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[Fallingwater living room, from kitchen]
Living room, looking toward the south windows, from kitchen
The expansive living room has been described as "cave-like," yet secure rather than claustrophobic. Light pours in from virtually continuous, large windows wrapping around three sides of the room. On the right in the photo we see the fireplace, and in front of it, rough stone which protrudes slightly above the level of the rest of the floor, becoming the hearth. This is actually the top of an original boulder on the site, left in place, and Frank Lloyd Wright described this boulder as "Kaufmann's favorite spot for lying in the sun and listening to the falls." So according to Wright this feature is the starting point for the home, determining the height of the main floor. Beyond the fireplace and hearth is a sitting area; for another view of these two areas, see the color photo of the living room.
      Center-left in the photo are double glass doors leading out onto the terrace with trellis above and stairs leading down to the stream below. The stairway leads up, not to the terrace, however, but right into the living room. Between the pillar on the left and the glass doors to the terrace is a hatchway consisting of sliding glass panels which open to the stairway. At the far right corner (just past the plant on the right in the photo), glass doors lead out to the southwest terrace (partly over the falls, and nearest the camera in this view of the house from below the waterfall). Built-in furniture is visible throughout the living room, bench seating on the far end under the south windows, a desk in front of the pillar on the left, and a corner of the dining table, lower-left in the photo. The "main" door and entry way is a good ways out of the photo off to the left, in the corner. Edgar Kaufmann, Jr. discusses the diagonal pattern here in the quotation below, and more fully in his book about Fallingwater.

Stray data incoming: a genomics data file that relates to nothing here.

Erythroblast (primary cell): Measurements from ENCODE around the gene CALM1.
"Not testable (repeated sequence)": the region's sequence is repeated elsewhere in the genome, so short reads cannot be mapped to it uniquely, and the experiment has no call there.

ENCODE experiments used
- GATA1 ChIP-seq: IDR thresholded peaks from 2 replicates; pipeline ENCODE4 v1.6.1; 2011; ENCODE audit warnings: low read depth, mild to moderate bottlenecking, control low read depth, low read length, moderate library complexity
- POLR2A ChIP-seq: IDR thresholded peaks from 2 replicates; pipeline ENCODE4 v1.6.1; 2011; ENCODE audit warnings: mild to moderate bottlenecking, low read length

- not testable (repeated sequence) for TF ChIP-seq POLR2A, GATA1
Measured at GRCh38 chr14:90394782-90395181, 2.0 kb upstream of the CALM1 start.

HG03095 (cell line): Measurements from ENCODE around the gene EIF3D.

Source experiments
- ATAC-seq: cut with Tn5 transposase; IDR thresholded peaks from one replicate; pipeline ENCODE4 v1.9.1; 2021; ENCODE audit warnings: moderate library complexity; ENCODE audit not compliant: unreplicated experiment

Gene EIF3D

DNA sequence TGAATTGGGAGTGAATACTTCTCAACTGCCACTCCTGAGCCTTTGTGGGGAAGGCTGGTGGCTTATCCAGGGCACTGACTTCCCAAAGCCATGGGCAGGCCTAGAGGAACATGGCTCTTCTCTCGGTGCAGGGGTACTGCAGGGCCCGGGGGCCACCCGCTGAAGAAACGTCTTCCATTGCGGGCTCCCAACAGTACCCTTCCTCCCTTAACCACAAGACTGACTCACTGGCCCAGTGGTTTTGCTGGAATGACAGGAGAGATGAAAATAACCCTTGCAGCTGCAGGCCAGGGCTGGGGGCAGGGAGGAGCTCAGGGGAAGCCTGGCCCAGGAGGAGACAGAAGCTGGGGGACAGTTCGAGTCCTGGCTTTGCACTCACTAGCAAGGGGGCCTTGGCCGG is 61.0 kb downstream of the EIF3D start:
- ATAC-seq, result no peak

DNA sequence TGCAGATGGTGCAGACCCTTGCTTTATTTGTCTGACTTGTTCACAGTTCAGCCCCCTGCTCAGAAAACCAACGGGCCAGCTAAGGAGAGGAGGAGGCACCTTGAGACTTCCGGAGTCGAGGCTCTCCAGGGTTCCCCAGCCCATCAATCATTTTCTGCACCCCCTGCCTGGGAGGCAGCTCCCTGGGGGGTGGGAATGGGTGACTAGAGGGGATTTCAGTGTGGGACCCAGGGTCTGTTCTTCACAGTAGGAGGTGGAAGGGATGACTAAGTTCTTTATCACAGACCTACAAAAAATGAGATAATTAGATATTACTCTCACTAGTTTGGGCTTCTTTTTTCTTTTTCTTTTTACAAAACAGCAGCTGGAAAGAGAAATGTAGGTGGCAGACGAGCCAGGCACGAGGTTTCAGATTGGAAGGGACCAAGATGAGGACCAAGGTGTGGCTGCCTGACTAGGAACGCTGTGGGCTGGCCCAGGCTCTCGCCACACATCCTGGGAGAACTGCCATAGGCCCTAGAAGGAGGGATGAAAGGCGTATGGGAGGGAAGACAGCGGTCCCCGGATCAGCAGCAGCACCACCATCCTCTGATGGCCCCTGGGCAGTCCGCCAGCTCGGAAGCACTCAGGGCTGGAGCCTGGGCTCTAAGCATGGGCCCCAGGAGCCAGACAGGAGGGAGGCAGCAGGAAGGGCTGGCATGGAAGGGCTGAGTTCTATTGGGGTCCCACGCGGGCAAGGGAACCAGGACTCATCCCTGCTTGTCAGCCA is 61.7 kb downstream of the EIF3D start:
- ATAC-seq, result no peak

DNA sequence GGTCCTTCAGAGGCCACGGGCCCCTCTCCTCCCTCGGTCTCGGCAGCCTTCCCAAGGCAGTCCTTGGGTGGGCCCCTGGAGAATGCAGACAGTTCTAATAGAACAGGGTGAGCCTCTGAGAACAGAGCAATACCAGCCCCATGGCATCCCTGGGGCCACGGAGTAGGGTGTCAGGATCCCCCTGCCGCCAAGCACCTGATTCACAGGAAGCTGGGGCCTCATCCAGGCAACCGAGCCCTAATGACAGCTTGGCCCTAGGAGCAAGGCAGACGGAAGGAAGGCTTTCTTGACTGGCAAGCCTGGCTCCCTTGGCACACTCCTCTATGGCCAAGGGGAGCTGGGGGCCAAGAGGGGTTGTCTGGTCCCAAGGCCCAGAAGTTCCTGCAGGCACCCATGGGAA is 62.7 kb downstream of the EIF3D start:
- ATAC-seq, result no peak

Photo by the National Park Service
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A contrasting diagonal pattern evoked hospitality as it led from the entry across the open living room to the balcony above the falls; then reaching from the hearthstone to the hatchway over the stream, it recalled ancient cosmic elements - earth, and fire, air and water.

- Edgar Kaufmann, Jr., Fallingwater: A Frank Lloyd Wright Country House, p. 178.

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